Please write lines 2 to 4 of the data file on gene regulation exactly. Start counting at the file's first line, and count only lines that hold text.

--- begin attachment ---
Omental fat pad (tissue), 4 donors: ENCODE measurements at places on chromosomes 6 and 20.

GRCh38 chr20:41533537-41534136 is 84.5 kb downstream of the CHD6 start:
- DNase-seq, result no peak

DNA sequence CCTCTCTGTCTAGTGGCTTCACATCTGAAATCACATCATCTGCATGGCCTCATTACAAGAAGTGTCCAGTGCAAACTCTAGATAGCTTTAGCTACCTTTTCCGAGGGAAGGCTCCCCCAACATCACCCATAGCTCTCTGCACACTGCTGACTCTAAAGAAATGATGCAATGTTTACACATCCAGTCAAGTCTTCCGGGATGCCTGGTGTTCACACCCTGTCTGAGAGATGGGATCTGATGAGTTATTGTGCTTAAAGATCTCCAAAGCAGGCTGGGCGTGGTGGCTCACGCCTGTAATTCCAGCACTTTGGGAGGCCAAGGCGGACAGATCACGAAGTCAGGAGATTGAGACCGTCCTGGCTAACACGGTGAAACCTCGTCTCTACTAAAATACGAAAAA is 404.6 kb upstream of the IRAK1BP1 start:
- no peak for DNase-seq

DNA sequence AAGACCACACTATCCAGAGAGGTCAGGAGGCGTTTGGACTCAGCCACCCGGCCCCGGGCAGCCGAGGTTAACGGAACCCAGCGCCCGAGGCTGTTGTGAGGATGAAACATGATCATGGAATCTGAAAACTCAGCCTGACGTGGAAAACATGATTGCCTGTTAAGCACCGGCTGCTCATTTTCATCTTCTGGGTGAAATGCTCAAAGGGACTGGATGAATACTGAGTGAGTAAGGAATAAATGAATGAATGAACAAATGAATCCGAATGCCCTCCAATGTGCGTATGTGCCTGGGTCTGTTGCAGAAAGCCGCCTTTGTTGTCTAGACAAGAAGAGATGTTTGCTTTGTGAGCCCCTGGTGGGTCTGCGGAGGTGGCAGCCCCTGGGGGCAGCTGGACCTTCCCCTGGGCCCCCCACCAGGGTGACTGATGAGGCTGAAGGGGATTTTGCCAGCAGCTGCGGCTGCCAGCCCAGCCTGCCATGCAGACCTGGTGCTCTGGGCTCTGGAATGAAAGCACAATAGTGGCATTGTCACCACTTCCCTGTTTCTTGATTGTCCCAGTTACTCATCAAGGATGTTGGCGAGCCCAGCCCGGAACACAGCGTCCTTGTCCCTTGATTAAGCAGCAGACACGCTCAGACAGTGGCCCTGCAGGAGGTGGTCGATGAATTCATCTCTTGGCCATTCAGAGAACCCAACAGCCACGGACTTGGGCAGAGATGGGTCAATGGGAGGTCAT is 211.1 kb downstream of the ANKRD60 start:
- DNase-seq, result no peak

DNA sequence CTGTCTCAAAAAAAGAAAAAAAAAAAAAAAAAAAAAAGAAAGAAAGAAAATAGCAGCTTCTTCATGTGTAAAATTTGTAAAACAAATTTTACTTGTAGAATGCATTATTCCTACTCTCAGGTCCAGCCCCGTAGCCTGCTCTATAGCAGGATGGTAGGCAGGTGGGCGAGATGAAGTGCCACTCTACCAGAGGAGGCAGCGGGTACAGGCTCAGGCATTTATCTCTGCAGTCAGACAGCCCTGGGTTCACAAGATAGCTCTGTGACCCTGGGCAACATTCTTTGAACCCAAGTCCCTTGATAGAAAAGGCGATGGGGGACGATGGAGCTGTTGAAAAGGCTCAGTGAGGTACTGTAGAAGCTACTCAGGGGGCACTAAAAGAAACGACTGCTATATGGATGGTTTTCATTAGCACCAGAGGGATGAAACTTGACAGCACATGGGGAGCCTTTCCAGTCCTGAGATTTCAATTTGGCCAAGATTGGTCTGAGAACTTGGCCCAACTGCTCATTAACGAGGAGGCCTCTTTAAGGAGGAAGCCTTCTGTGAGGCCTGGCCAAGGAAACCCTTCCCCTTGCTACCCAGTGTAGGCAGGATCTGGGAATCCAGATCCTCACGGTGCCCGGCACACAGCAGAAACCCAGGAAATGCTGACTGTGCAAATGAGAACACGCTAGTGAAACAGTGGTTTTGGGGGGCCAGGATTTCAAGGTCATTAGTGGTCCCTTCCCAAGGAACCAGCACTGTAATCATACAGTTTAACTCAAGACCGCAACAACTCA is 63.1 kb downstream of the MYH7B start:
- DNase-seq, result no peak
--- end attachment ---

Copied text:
GRCh38 chr20:41533537-41534136 is 84.5 kb downstream of the CHD6 start:
- DNase-seq, result no peak

DNA sequence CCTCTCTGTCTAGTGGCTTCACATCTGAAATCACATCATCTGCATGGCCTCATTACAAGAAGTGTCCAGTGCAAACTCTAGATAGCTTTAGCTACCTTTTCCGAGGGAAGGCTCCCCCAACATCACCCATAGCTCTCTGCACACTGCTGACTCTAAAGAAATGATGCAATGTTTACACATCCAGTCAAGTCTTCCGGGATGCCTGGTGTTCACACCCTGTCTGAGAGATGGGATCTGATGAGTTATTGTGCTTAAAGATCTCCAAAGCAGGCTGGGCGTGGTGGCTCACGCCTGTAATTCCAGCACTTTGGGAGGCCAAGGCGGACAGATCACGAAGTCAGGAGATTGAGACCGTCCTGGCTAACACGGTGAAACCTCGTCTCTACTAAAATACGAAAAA is 404.6 kb upstream of the IRAK1BP1 start: